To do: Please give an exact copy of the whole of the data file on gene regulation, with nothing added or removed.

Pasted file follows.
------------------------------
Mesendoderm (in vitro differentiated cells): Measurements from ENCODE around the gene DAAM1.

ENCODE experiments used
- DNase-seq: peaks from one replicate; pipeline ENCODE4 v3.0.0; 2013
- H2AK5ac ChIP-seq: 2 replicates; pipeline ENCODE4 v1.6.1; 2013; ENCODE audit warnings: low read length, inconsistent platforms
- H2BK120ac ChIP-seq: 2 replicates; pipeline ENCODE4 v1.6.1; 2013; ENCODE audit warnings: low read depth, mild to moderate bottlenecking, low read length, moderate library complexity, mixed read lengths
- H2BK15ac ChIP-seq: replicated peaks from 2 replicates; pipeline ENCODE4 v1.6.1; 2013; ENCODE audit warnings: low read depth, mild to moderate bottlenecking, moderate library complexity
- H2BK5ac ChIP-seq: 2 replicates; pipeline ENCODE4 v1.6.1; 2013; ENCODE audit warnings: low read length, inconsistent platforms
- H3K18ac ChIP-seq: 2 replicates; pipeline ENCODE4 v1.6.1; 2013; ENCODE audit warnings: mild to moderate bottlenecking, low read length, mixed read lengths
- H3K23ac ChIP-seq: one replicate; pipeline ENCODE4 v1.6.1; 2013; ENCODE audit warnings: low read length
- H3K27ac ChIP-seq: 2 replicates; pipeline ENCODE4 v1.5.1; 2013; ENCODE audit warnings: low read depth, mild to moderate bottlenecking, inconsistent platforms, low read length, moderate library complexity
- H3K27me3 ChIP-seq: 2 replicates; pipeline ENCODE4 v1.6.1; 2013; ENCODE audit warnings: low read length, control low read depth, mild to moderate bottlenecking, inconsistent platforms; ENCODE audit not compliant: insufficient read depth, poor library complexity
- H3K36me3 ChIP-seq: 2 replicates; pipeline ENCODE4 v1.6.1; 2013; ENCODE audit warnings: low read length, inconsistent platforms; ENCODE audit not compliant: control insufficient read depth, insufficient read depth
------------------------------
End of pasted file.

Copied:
Mesendoderm (in vitro differentiated cells): Measurements from ENCODE around the gene DAAM1.

ENCODE experiments used
- DNase-seq: peaks from one replicate; pipeline ENCODE4 v3.0.0; 2013
- H2AK5ac ChIP-seq: 2 replicates; pipeline ENCODE4 v1.6.1; 2013; ENCODE audit warnings: low read length, inconsistent platforms
- H2BK120ac ChIP-seq: 2 replicates; pipeline ENCODE4 v1.6.1; 2013; ENCODE audit warnings: low read depth, mild to moderate bottlenecking, low read length, moderate library complexity, mixed read lengths
- H2BK15ac ChIP-seq: replicated peaks from 2 replicates; pipeline ENCODE4 v1.6.1; 2013; ENCODE audit warnings: low read depth, mild to moderate bottlenecking, moderate library complexity
- H2BK5ac ChIP-seq: 2 replicates; pipeline ENCODE4 v1.6.1; 2013; ENCODE audit warnings: low read length, inconsistent platforms
- H3K18ac ChIP-seq: 2 replicates; pipeline ENCODE4 v1.6.1; 2013; ENCODE audit warnings: mild to moderate bottlenecking, low read length, mixed read lengths
- H3K23ac ChIP-seq: one replicate; pipeline ENCODE4 v1.6.1; 2013; ENCODE audit warnings: low read length
- H3K27ac ChIP-seq: 2 replicates; pipeline ENCODE4 v1.5.1; 2013; ENCODE audit warnings: low read depth, mild to moderate bottlenecking, inconsistent platforms, low read length, moderate library complexity
- H3K27me3 ChIP-seq: 2 replicates; pipeline ENCODE4 v1.6.1; 2013; ENCODE audit warnings: low read length, control low read depth, mild to moderate bottlenecking, inconsistent platforms; ENCODE audit not compliant: insufficient read depth, poor library complexity
- H3K36me3 ChIP-seq: 2 replicates; pipeline ENCODE4 v1.6.1; 2013; ENCODE audit warnings: low read length, inconsistent platforms; ENCODE audit not compliant: control insufficient read depth, insufficient read depth